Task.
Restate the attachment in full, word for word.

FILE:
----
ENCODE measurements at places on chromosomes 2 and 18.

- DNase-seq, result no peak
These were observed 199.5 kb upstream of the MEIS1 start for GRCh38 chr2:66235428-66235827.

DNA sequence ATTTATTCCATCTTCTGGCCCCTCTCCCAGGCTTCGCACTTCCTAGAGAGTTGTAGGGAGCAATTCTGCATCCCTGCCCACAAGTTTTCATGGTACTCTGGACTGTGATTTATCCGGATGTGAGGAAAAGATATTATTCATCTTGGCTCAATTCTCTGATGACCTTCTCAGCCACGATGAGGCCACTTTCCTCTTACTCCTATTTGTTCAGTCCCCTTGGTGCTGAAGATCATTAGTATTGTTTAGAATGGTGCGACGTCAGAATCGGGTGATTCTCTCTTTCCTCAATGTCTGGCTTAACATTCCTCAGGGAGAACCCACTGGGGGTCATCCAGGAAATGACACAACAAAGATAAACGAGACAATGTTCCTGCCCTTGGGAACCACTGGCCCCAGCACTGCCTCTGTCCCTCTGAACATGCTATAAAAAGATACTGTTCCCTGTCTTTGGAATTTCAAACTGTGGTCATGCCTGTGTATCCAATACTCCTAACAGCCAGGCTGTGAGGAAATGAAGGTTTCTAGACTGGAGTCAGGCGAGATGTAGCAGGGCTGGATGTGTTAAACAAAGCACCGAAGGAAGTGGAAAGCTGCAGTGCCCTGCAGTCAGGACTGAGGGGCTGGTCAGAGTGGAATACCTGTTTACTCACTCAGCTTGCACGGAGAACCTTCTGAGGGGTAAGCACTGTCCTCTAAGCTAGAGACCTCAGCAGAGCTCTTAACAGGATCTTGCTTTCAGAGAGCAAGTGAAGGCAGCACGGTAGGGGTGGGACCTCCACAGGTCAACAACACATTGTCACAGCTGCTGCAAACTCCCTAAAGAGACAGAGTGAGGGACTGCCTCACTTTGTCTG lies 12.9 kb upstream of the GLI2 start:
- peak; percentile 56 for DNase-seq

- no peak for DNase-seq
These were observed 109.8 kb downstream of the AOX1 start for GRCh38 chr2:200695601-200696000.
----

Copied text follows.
ENCODE measurements at places on chromosomes 2 and 18.

- DNase-seq, result no peak
These were observed 199.5 kb upstream of the MEIS1 start for GRCh38 chr2:66235428-66235827.

DNA sequence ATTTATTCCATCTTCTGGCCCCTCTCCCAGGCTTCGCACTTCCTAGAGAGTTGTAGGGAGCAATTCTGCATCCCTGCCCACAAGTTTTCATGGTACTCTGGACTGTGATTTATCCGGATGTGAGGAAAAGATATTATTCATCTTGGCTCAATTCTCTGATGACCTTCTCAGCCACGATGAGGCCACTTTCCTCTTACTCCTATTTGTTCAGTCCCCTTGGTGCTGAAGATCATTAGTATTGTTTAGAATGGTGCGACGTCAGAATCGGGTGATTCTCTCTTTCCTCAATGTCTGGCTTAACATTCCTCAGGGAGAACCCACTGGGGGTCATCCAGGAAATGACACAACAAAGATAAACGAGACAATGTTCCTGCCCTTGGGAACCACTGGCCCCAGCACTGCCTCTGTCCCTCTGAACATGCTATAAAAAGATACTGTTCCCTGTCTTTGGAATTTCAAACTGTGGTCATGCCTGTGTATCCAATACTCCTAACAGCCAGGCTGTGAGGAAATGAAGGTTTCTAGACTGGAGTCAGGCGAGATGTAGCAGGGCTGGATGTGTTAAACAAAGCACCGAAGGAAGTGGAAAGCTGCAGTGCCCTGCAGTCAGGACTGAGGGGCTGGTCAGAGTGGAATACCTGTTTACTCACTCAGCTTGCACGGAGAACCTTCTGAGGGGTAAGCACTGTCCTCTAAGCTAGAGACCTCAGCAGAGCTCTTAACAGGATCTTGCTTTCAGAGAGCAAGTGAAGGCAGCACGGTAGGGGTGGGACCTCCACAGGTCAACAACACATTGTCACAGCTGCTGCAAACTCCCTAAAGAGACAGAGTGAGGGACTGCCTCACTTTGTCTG lies 12.9 kb upstream of the GLI2 start:
- peak; percentile 56 for DNase-seq

- no peak for DNase-seq
These were observed 109.8 kb downstream of the AOX1 start for GRCh38 chr2:200695601-200696000.